For media companies, the Consumer Electronics Show has long been more about marathon sales meetings than consumer electronics.
So with the three-day confab set to take place virtually this week, publishers’ sales teams have adapted their tactics to ensure they get the same shot of momentum that CES typically provides to start the year.
While this year’s format means there won’t be any serendipitous meetings at parties or in hotel lobbies, it will allow things to be more efficient.
CNET’s sellers are taking advantage of everybody attending the event from their homes by inviting bigger numbers of people to attend their CES client meetings — the number of people in their meetings is around double what it had been, according to CNET Media’s chief revenue officer, Katie Kulik. There will still be a few one-on-ones, Kulik said, but many of the 50 meetings CNET’s team has scheduled for CES will be with bigger groups.
“In times past a client wouldn’t be able to bring their entire marketing team,” Kulik said. “The meetings we’re doing are encompassing larger groups of marketers.”
Others are dispensing with the more entertainment-centric tactics that publishers once relied on to draw in clients. “The significant reduction in schmoozing opportunities this past year has cleared a lot of the clutter away,” said Eva Smith, svp of sales and marketing solutions at Ziff Media Group. “A video call going over an Excel [spreadsheet] showing killer results is the new wheel-greasing cocktail party.”
It’s unclear whether these virtual adaptations will stick once it becomes safe to congregate in person again. But at the very least, they seem to have the intended effect of keeping people from skipping CES.
“It’s never smart to let things fall off people’s calendars,” said Michael Kassan, the cofounder of Medialink.
Kassan said Medialink alone has arranged “many hundreds” of events for its client. That is less than the 1,000 meetings Medialink organized last year, but the advisory firm’s ambitions for the event remain the same. For the first time, Medialink is working as the official programmer of one track of events, called the C Space. The firm is also co-presenting a networking party with iHeartRadio, which will feature not just networking functionality using SpatialWeb, but appearances by Billie Eilish and Dua Lipa.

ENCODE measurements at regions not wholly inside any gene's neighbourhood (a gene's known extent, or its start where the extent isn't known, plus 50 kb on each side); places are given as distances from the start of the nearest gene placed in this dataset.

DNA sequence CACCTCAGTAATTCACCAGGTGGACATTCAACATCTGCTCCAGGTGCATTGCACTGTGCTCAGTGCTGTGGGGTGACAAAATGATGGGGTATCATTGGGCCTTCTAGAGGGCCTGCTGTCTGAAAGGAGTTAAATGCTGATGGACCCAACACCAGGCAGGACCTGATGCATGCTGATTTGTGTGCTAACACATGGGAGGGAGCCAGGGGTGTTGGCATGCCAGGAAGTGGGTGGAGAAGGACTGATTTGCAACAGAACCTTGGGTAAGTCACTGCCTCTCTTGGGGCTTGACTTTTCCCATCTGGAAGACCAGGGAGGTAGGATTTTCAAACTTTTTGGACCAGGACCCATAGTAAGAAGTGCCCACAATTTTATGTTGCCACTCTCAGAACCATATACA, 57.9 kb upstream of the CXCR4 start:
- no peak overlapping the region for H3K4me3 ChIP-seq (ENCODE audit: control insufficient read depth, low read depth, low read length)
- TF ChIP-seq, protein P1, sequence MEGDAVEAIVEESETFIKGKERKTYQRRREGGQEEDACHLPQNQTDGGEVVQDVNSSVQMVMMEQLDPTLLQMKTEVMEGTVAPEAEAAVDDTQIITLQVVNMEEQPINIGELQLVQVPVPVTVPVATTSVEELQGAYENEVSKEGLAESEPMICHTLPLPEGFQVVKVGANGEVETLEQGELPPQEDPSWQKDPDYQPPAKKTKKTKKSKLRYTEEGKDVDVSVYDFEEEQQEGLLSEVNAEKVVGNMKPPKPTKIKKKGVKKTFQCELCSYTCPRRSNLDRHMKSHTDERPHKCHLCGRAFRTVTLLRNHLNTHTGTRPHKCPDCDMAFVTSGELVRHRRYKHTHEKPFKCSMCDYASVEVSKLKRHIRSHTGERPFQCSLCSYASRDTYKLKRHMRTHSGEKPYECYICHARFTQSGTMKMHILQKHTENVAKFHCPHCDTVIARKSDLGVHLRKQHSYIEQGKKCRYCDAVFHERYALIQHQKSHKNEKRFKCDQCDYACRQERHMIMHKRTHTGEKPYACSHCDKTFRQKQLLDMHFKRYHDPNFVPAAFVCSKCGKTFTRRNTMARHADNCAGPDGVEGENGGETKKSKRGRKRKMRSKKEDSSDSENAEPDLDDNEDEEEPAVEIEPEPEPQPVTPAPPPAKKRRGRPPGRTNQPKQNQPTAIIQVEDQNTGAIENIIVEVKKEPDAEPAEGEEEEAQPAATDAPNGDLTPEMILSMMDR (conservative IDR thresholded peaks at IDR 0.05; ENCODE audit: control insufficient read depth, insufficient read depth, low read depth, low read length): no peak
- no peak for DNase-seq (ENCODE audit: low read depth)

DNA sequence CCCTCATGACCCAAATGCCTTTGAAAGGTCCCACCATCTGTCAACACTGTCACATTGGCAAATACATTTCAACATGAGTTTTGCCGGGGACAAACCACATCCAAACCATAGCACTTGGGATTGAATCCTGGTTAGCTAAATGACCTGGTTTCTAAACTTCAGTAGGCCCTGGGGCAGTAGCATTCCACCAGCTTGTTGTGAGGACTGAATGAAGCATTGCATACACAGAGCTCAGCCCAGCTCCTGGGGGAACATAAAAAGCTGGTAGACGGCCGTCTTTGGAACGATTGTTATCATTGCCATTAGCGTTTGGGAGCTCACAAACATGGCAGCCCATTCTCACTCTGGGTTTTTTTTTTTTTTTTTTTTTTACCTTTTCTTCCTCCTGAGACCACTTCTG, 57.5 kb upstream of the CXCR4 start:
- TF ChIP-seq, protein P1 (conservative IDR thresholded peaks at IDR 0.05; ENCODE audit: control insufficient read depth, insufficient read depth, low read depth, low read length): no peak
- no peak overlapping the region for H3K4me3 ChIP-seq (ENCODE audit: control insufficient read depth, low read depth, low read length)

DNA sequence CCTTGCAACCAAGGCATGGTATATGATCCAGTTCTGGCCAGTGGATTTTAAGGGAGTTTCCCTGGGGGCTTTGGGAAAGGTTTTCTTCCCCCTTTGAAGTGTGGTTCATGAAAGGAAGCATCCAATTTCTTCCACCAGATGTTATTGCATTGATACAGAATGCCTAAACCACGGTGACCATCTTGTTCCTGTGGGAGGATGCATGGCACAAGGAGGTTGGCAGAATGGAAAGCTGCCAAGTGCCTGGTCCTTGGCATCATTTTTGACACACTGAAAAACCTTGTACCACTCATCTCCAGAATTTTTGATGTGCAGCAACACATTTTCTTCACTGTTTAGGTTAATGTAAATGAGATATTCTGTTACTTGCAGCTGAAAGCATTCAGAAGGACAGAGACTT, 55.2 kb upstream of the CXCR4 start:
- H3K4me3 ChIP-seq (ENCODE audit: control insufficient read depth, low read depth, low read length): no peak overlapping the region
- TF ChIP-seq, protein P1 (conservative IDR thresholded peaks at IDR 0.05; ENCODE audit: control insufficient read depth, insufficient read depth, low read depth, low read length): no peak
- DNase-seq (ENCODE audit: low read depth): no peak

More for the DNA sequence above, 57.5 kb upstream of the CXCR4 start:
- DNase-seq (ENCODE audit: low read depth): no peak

“We’re doing the full Medialink effect,” Kassan said. “Those meetings will just look and feel different.”
While some large deals are completed over these three days, in many cases the visits are often meant to be educational; publishers often use CES to shape clients’ outlook on things, and they’ll be leaning even harder into that strategy this year, thanks to virtual events and marketers’ heightened interest in changing consumer behavior.
“It’s used as a way to set the table and the agenda for the year,” said Alice McKown, vp of marketing at Condé Nast.
Condé Nast, which once used its Wired HQ as a kind of clubhouse for schmoozing and showing off different sides of Wired and its sister brands, is hosting two days of virtual programming, with top editors interviewing people ranging from Slack CEO Stewart Butterfield to former Defense Secretary Ash Carter.
About 1,300 people, a mixture of regular consumers and contacts invited by Condé sellers, have already signed up to attend that virtual programming, roughly the same number of people who attended Wired HQ programming at CES in 2020, McKown said.
Beyond the virtual suites, publishers are exploring new revenue opportunities too. In lieu of the CES show floor tours that many publishers relied on for years, many publishers are presenting thematic deep dives, which feature top editors discussing topics such as the proliferation of 5G or autonomous cars. Those deep dives are sponsored, with revenue at least matching what many publishers earned last year. Wired, for example, said its CES sponsorship revenue will be on par with what it earned last year; CNET’s is up 730%, Kulik said.
Some plan to draft behind CES this year too. Bustle Digital Group, which owns the tech brands Inverse and Input, will be hosting an invite-only panel discussion between Input editor-in-chief Joshua Topolsky and the CEO of the Internet of Things Consortium, Greg Kahn, the week after CES.
What remains to be seen is how the deals that come out of all these meetings measure up to those in past years. On the M&A front, at least, some observers expect that the virtual nature of CES won’t have a negative impact on the deal-making.
“Beyond an initial freeze in the market H1 2020, we have not seen Zoom-only ‘modality’ in any way impede M&A, quite remarkably,” David Clark, the head of business development at the investment bank JEGI, wrote in an email. “Given other, stronger forces at work in the market — notably, the enormous overhang in private equity ‘dry powder’ — we expect 2021 to be a very active year for M&A.”
The post ‘Never smart to let things fall off people’s calendars’: How publishers are selling during a virtual CES appeared first on Digiday.